October 29 2013
The farmhouse is the source of a very particular and special kind of affection. It speaks of a rural idyll, closely connected to the landscape, with a sensitivity of design that seeks to tie it both to the countryside and to history, through a respect for traditional materials and vernacular influences. It also embodies many characteristics and qualities that are deeply enticing, including the open kitchen and the all-important fireplace as a focal point for family living – as well as a lack of pretension and a relaxed charm that are h ighly endearing.
But that’s not to say that the farmhouse is purely a period gem, tied to another age. Architects, designers and their clients are increasingly looking to it as a source of inspiration for a new generation of country homes that have a sense of warmth and character, as well as a contextual sensitivity that links them to their rural settings. At the same time, many period farmhouses and their surrounding buildings are being reinvented as contemporary homes, with an emphasis on open-plan living and up-to-date comforts. The modern farmhouse offers one of the most compelling ways of life for those who value not only the countryside, but also space, freedom and easy informality.
Architect Lucy Marston has just completed a new-build farmhouse in Suffolk for herself, her husband, Robert, and their two sons, at a cost of £556,000. Situated on the edge of open farmland, it replaces three small, derelict cottages and sits alongside some long, low barns, which have been updated as games rooms and studio spaces. The design is a reinterpretation of the Suffolk long house – little more than one room deep through much of the building – and makes the most of the views out across the pastures. It is timber-framed, with a pitched, tiled roof and rustic-brick walls – traditional materials, but used in a contemporary way.
“I wanted to build a house that felt ‘at home’ on the farm,” says Marston. “It was important that it felt as though it belonged with the group of existing structures, so familiar vernacular building elements and materials were used, but they were detailed in a crisp, modern way and composed to create a house that is clearly of its time but that also feels established.”
Inside, a similar design philosophy has been applied, with farmhouse staples rethought for the here and now. One end of the house is devoted to a large kitchen, which has been given an open-plan layout incorporating sofas, a fireplace and sliding glass doors that lead out onto an adjoining terrace. “Everything here really revolves around the kitchen, so it suits our family life,” says Marston. “There is a simplicity and an honest character to the house, with the exposed brickwork, a large inglenook fireplace in the sitting room and the exposed ceiling beams. They all give depth and character to a modern home.”
English architect James Gorst also seeks a blend of modern and traditional elements in his work, and is best known for creating a series of contemporary rural homes that have a sense of connection with the landscape and hold thoughtful echoes of the past. Among his latest projects is a new farmhouse in Northamptonshire that has just won planning permission under Paragraph 55 of the new English National Planning Policy Framework, which allows for one-off country houses as long as their design is “of exceptional quality or innovative nature”.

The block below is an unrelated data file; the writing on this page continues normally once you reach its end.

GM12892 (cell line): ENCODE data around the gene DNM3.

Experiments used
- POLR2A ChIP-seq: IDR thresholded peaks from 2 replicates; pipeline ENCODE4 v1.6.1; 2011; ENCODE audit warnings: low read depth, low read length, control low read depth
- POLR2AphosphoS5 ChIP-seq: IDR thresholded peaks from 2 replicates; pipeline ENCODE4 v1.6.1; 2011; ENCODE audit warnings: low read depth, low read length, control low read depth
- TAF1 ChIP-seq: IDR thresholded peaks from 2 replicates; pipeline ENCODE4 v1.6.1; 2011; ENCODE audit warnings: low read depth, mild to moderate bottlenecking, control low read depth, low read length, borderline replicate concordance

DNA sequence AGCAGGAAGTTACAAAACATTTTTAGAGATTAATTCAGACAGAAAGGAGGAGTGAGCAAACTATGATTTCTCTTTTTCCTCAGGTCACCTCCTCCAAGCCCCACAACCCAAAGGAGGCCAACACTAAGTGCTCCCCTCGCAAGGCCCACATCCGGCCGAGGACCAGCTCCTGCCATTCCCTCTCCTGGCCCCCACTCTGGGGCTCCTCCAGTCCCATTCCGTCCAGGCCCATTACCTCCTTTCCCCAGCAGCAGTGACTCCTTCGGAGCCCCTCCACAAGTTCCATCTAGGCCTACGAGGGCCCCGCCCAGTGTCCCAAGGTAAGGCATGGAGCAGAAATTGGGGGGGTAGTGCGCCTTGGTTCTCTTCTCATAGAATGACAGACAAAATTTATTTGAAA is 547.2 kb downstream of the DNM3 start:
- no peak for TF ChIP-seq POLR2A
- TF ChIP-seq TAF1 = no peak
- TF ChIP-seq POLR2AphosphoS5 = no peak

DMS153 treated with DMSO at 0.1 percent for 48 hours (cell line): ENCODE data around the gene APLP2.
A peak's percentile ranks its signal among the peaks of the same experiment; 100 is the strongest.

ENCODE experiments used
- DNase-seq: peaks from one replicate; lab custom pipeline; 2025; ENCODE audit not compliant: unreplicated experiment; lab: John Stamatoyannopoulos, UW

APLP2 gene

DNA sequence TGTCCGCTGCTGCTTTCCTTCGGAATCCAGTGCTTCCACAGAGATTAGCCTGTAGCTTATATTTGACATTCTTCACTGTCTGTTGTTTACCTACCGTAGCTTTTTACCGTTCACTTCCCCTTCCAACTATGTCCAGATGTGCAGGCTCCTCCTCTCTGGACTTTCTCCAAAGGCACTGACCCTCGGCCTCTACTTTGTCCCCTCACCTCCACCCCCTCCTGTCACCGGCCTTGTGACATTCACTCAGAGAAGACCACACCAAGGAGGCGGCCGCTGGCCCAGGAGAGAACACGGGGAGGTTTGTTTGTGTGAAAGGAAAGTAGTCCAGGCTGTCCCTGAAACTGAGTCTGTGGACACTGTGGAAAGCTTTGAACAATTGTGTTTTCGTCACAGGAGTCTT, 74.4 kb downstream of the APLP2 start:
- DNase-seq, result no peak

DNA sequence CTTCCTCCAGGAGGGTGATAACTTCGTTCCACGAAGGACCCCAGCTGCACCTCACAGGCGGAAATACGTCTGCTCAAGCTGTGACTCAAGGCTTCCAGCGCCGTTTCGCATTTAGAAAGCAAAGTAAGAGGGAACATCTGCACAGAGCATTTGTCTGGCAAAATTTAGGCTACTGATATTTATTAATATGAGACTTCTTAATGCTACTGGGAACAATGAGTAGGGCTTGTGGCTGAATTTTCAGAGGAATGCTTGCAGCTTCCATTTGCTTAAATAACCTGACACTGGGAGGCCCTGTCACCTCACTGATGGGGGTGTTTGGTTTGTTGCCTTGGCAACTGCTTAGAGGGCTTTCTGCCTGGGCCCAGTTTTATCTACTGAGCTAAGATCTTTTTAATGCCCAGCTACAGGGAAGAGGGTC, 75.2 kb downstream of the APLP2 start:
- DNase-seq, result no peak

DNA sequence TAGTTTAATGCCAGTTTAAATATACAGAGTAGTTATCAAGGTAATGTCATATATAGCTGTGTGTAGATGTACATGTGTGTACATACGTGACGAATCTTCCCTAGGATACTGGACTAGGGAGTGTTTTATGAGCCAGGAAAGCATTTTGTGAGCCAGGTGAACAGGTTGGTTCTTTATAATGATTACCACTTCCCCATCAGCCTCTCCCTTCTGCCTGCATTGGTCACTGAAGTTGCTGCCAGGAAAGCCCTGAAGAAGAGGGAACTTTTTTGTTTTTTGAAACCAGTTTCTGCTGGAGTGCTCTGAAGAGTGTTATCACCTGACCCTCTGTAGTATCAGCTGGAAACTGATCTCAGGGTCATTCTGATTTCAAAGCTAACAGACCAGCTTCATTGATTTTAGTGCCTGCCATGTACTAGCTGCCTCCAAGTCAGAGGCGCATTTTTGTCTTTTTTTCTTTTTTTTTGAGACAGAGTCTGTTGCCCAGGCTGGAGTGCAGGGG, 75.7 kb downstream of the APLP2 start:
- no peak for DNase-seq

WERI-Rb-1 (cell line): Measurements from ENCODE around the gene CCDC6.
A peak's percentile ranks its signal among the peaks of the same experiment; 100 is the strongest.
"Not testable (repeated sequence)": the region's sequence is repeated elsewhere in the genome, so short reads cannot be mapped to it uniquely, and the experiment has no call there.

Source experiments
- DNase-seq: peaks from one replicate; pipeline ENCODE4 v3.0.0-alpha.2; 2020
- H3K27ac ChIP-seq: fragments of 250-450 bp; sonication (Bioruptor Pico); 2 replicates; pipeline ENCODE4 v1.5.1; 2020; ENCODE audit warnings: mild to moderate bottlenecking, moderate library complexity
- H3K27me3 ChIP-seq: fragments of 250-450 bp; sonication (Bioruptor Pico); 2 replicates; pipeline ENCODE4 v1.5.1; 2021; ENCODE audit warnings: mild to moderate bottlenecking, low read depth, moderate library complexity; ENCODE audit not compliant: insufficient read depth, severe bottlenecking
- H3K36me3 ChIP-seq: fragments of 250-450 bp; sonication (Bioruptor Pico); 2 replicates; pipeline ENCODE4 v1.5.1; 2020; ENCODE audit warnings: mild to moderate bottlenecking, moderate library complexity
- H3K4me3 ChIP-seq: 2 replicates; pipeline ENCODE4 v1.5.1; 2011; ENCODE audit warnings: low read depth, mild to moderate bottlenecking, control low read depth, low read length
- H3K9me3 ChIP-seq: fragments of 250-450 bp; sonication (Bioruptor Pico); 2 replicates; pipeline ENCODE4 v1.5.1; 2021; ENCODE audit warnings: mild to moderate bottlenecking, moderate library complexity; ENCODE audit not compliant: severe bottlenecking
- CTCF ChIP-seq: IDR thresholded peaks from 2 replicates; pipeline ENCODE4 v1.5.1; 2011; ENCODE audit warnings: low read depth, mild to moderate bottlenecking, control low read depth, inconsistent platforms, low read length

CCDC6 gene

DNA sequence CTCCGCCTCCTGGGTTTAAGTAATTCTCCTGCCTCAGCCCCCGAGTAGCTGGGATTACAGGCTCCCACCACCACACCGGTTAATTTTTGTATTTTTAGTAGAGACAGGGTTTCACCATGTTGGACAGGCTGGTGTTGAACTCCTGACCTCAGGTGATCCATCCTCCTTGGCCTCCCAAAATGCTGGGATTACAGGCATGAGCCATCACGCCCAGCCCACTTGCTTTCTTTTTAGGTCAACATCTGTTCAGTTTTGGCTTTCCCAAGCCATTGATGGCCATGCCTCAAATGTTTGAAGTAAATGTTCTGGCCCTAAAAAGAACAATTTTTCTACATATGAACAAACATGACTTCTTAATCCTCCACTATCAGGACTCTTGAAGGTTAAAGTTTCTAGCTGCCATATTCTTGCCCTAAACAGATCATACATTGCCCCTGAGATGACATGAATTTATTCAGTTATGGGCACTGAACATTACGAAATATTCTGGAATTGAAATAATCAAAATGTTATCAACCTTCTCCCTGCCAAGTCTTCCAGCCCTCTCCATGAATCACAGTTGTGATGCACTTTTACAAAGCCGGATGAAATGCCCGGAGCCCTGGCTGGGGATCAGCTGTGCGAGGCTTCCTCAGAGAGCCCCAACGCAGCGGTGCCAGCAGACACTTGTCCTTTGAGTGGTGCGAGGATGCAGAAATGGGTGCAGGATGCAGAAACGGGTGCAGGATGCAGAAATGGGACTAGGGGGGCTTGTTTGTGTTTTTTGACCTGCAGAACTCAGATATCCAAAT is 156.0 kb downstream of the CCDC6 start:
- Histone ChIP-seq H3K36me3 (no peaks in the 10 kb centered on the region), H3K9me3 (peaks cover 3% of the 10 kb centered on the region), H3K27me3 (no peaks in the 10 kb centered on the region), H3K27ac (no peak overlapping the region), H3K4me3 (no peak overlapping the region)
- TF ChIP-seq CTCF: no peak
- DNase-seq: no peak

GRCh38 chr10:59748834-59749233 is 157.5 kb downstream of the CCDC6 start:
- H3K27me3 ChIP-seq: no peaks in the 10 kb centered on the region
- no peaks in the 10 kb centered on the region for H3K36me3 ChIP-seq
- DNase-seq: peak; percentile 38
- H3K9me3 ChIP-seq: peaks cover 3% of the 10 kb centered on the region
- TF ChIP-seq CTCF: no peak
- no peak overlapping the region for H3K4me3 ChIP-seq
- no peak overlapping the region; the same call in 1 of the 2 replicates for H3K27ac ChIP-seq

Set within a working deer farm of 250 acres, the new house (similar projects cost from about £4m) will consist of a small collection of interrelated structures and volumes, as well as other new farm buildings, including a substantial barn. Gorst will use a locally sourced honey-coloured stone for the walls, the prominent chimneys and the roof slates, helping to give a seamless, sculptural quality to the various different elements that form the design. And as well as a generous open-plan living space with soaring ceilings, there will be a swimming-pool pavilion, while landscaping by Dan Pearson will work with the existing topography to make a feature of the lake in front of the building.
“We sought to make it a contemporary house but with qualities that echo earlier, vernacular forms of architecture, through the materials, the pitched roof and the nature of the construction,” says Gorst. “But there are little shifts and distortions that stop it from just being an exercise in copying 19th-century farm buildings – the roof pitches are asymmetrical and the geometry has little twists to it. If you came across a 19th-century complex of mill buildings around a stream, you might see similar combinations of volumes and roof pitches and the big chimneys, but the openness of the plan and many other aspects make it modern.”
For Gorst, it was partly the compound nature of the project and the chance to design a collection of complementary structures that made it so engaging. Farmhouses with ancillary buildings that allow space for swimming pools, guest houses or work studios are a particular draw to people looking for flexibility in the way they live, and allow them to enjoy a range of different experiences within one property.
“It gives the architect a chance to create a village in miniature, where there’s a strong relationship between the main farmhouse and the attendant structures,” Gorst says. “So you are making not just a house, but a little settlement, which is a very enjoyable process. The minor buildings can be used architecturally as a preamble to the major building.”
Over in the US, architect Steven Harris and his partner, British-born interior designer Lucien Rees Roberts, created a pair of complementary buildings known as Kinderhook Retreat, on a hilltop within 40 acres of land between the Catskill Mountains and the Berkshires in New York state. The two post-and-beam structures (similar projects cost from about $2.5m) stand out on the hilltop and have a strong flavour of modernity, and yet the materials and the correlation between the two structures are strongly reminiscent of traditional farm buildings and the kind of relationship one might see between a farmhouse and a barn. The first was completed in 1992 and now incorporates a living space and a painting studio; the second, which is larger, was finished in 2009 and accommodates the kitchen, dining area and bedrooms. Both offer carefully edited views of the landscape and look down onto a large lawn. “The shape of the buildings evokes the idea of a barn, as does the shingle cladding and the sliding barn‑style doors on the newest house,” says Rees Roberts. “For me, the most pleasing part about them both is their relationship to the landscape, which is always accessible from the comfort of the buildings themselves. The dining room is the most special place for this reason, as the sliding doors allow for the space to be totally open to the outdoors.”